The genome size of a bdelloid rotifer, Adineta vaga, was reported to be around 244 Mb.18 The genomes of Monogononts seem to be significantly smaller than those of Bdelloids. In Monogononta the nuclear DNA content (2C) in eight different species of four different genera ranged almost fourfold, from 0.12 to 0.46 pg.19 Haploid "1C" genome sizes in Brachionus species range at least from 0.056 to 0.416 pg.20
- Harmer, Sidney Frederic and Shipley, Arthur Everett (1896). The Cambridge Natural History. The Macmillan company. p. 197. Retrieved 2008-07-25.
- Howey, Richard L. (1999). "Welcome to the Wonderfully Weird World of Rotifers". Micscape Magazine. Retrieved 19 February 2010.
- "Rotifers". FreshwaterLife. Retrieved 19 February 2010.
- Hendrik Segers (2007). Annotated checklist of the rotifers (Phylum Rotifera), with notes on nomenclature, taxonomy
- Dec 2011 4th Internat. Barcode of Life conference, University of Adelaide
- Bourne, A.G. (1907). Baynes, Spencer and W. Robertson Smith, ed. Encyclopaedia Britannica XXI (Ninth ed.). Akron, Ohio: The Werner Company. p. 8. Retrieved 2008-07-27.
- Barnes, R.S.K.; Calow, P.; Olive, P.J.W.; Golding, D.W. & Spicer, J.I. (2001), The Invertebrates: a synthesis, Oxford; Malden, MA: Blackwell, ISBN 978-0-632-04761-1, p. 98
- Baqai, Aisha; Guruswamy, Vivek; Liu, Janie; and Rizki, Gizem (2000-05-01). "Introduction to the Rotifera". University of California Museum of Paleontology. Retrieved 2008-07-27.
- Shimek, Ronald Ph.D (January 2006). "Nano-Animals, Part I: Rotifers". Reefkeeping.com. Retrieved 2008-07-27.
- Ruppert, Edward E.; Fox, Richard S, & Barnes, Robert D. (2004), Invertebrate zoology : a functional evolutionary approach (7th ed.), Belmont, CA: Thomson-Brooks/Cole, ISBN 978-0-03-025982-1, p. 788ff. – see particularly p. 804
- Pechenik, Jan A. (2005). Biology of the invertebrates. Boston: McGraw-Hill, Higher Education. p. 178. ISBN 0-07-234899-2.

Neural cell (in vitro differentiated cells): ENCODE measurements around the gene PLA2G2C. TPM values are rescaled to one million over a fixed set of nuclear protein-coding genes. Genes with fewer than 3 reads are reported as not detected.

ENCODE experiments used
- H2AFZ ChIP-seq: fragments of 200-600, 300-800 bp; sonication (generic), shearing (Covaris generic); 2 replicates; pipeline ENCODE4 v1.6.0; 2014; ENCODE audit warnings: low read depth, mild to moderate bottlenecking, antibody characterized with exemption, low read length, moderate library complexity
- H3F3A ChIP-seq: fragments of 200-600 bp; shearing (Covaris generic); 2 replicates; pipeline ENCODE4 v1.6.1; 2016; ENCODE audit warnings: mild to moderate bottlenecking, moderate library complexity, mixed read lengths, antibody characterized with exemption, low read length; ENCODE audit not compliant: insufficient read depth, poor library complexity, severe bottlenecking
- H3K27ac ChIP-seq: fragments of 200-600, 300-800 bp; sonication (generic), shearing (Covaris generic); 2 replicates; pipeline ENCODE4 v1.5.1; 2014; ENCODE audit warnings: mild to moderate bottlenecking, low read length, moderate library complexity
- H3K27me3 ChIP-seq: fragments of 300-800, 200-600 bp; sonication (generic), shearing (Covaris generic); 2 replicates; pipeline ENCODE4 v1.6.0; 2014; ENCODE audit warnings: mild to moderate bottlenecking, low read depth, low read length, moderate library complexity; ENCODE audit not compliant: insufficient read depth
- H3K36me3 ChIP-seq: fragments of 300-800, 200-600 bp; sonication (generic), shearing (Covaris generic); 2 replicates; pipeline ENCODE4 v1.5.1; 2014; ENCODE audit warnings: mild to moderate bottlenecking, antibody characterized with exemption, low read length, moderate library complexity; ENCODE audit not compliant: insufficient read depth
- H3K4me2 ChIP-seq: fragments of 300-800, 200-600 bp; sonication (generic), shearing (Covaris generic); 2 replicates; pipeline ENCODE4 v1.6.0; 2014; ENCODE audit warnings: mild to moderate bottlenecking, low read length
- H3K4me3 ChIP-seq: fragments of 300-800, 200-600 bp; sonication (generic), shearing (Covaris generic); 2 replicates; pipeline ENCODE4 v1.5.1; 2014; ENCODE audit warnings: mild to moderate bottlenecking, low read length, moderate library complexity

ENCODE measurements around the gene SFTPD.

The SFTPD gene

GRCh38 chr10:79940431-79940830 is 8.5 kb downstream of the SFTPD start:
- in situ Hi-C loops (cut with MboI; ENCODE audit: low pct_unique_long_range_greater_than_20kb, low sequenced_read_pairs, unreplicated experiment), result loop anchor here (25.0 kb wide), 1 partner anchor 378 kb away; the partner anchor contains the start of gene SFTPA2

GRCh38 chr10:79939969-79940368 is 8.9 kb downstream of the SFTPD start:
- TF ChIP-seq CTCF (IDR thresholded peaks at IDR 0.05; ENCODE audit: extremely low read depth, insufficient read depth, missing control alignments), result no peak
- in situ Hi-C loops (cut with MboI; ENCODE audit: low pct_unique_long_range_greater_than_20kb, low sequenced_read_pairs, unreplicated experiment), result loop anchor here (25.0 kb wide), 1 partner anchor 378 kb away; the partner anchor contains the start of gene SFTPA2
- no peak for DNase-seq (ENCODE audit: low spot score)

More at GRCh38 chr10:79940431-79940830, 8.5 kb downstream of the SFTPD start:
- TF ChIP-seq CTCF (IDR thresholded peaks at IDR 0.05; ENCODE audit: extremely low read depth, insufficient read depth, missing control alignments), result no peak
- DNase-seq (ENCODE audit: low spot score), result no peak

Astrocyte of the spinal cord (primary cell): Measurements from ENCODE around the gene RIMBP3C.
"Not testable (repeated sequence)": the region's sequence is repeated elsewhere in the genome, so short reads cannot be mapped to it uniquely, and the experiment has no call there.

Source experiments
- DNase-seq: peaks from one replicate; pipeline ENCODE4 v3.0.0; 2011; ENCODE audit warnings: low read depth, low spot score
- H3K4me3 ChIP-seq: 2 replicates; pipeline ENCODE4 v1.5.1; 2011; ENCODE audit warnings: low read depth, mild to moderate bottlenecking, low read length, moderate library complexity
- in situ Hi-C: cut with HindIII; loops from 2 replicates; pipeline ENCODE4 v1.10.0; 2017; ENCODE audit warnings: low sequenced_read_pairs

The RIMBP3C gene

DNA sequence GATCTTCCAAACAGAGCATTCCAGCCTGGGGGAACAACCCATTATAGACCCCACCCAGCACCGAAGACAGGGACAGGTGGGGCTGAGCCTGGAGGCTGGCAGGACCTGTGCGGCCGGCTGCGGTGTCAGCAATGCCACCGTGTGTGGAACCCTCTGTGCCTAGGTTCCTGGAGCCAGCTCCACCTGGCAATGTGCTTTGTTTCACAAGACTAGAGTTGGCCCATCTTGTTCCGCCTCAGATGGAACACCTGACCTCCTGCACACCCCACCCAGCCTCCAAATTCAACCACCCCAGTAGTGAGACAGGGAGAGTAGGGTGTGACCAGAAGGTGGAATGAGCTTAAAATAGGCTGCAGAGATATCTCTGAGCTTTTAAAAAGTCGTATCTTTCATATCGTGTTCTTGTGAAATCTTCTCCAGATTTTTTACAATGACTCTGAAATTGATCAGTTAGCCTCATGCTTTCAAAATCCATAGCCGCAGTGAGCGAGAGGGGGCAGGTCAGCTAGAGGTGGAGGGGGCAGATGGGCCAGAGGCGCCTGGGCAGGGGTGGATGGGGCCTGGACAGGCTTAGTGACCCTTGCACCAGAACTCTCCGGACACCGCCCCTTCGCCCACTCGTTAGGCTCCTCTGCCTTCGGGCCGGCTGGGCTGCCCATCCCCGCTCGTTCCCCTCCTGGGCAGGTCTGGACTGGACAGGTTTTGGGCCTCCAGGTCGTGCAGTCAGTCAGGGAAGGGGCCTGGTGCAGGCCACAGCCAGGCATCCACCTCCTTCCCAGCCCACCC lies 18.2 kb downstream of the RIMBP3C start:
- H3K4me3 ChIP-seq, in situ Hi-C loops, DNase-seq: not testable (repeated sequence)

- Barnes, Robert D. (1982). Invertebrate Zoology. Philadelphia, PA: Holt-Saunders International. pp. 272–286. ISBN 0-03-056747-5.
- Jessica L. Mark Welch, David B. Mark Welch & Matthew Meselson (2004). "Cytogenic evidence for asexual evolution of bdelloid rotifers". Proceedings of the National Academy of Sciences 101 (6): 1618–1621. doi:10.1073/pnas.0307677100. PMC 341792. PMID 14747655.
- "Photoreception."Encyclopædia Britannica from Encyclopædia Britannica 2006 Ultimate Reference Suite DVD . 2009.
- Claus-Peter Stelzer, Johanna Schmidt, Anneliese Wiedlroither & Simone Riss (2010). "Loss of sexual reproduction and dwarfing in a small metazoan". PLoS ONE 5 (9): e12854. doi:10.1371/journal.pone.0012854. PMID 20862222.
- Hespeels B, Knapen M, Hanot-Mambres D, Heuskin AC, Pineux F, LUCAS S, Koszul R, Van Doninck K (July 2014). "Gateway to genetic exchange? DNA double-strand breaks in the bdelloid rotifer Adineta vaga submitted to desiccation". J. Evol. Biol. 27 (7): 1334–45. doi:10.1111/jeb.12326. PMID 25105197.
- Wallace, R.L., T.W. Snell, C. Ricci & T. Nogrady (2006). Rotifera Vol. 1: Biology, ecology and systematics. Guides to the identification of the microinvertebrates of the continental waters of the world 23, 299 pp. Kenobi, Ghent/Backhuys, Leiden
- Stelzer, C.P. (2011). A first assessment of genome size diversity in Monogonont rotifers. Hydrobiologia 662: 77–82 http://www.springerlink.com/content/u6115421878k4425
- Stelzer, C.P., Riss, S., Stadler, P. (2011) Genome size evolution at the speciation level: The cryptic species complex Brachionus plicatilis (Rotifera) BMC Evolutionary Biology 11: 90.
- Jersabek, C. D. & Leitner, M. F.2013: The Rotifer World Catalog. World Wide Web electronic publication. 
|Wikimedia Commons has media related to Rotifera.|
|Wikispecies has information related to: Rotifera|
|The Wikibook Dichotomous Key has a page on the topic of: Rotifera|
- Rotifer World Catalog, by Jersabek, C.D. & Leitner M.F.
- Introduction to the Rotifera
- Tree of Life Web Project
- Rotifer Videos
- Detailed description of Rotifers